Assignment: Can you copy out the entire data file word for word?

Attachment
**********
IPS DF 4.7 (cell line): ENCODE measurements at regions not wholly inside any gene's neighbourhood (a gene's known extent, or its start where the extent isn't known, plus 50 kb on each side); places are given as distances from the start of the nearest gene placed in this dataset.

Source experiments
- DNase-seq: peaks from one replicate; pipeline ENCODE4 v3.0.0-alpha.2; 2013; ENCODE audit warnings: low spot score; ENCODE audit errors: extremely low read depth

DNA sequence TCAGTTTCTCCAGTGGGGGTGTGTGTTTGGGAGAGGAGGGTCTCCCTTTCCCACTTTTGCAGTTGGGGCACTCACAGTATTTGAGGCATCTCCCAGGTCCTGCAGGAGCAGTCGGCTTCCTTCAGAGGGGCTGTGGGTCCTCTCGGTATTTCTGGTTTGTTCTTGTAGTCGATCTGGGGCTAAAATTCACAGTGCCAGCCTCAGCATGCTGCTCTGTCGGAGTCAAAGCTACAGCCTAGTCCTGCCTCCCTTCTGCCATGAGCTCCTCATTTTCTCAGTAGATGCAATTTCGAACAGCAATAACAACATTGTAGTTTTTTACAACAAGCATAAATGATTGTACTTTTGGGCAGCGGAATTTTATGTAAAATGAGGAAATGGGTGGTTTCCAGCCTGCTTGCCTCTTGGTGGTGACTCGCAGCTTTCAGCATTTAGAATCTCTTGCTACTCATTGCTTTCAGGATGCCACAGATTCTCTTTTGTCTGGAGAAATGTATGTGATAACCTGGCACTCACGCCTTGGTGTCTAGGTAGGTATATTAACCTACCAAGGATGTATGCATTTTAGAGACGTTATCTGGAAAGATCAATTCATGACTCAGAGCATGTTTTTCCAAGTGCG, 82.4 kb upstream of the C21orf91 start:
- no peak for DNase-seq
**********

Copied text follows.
IPS DF 4.7 (cell line): ENCODE measurements at regions not wholly inside any gene's neighbourhood (a gene's known extent, or its start where the extent isn't known, plus 50 kb on each side); places are given as distances from the start of the nearest gene placed in this dataset.

Source experiments
- DNase-seq: peaks from one replicate; pipeline ENCODE4 v3.0.0-alpha.2; 2013; ENCODE audit warnings: low spot score; ENCODE audit errors: extremely low read depth

DNA sequence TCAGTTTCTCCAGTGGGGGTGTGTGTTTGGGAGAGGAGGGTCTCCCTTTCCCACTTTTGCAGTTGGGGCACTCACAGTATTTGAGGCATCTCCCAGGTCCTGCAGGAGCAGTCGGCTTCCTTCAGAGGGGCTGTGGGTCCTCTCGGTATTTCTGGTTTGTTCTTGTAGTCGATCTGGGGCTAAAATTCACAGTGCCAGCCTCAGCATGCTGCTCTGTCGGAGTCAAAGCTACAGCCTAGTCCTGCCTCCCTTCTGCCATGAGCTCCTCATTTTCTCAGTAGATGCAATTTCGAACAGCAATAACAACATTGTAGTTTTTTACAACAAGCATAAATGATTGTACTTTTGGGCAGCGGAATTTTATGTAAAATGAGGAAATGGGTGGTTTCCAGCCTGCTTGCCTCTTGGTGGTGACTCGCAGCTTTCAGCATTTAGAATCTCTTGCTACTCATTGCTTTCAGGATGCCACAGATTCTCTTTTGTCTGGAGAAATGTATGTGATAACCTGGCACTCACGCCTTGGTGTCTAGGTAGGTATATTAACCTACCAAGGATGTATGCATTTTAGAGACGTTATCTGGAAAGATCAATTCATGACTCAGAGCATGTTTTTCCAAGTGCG, 82.4 kb upstream of the C21orf91 start:
- no peak for DNase-seq